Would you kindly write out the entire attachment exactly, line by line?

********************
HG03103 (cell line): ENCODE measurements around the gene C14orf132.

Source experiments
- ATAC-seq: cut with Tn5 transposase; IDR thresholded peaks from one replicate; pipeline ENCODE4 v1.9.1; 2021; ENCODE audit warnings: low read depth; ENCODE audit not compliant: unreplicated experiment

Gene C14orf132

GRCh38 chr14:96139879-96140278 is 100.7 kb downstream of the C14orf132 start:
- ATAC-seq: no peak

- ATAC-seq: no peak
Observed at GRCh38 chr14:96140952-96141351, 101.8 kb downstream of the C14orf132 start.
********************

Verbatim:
HG03103 (cell line): ENCODE measurements around the gene C14orf132.

Source experiments
- ATAC-seq: cut with Tn5 transposase; IDR thresholded peaks from one replicate; pipeline ENCODE4 v1.9.1; 2021; ENCODE audit warnings: low read depth; ENCODE audit not compliant: unreplicated experiment

Gene C14orf132

GRCh38 chr14:96139879-96140278 is 100.7 kb downstream of the C14orf132 start:
- ATAC-seq: no peak

- ATAC-seq: no peak
Observed at GRCh38 chr14:96140952-96141351, 101.8 kb downstream of the C14orf132 start.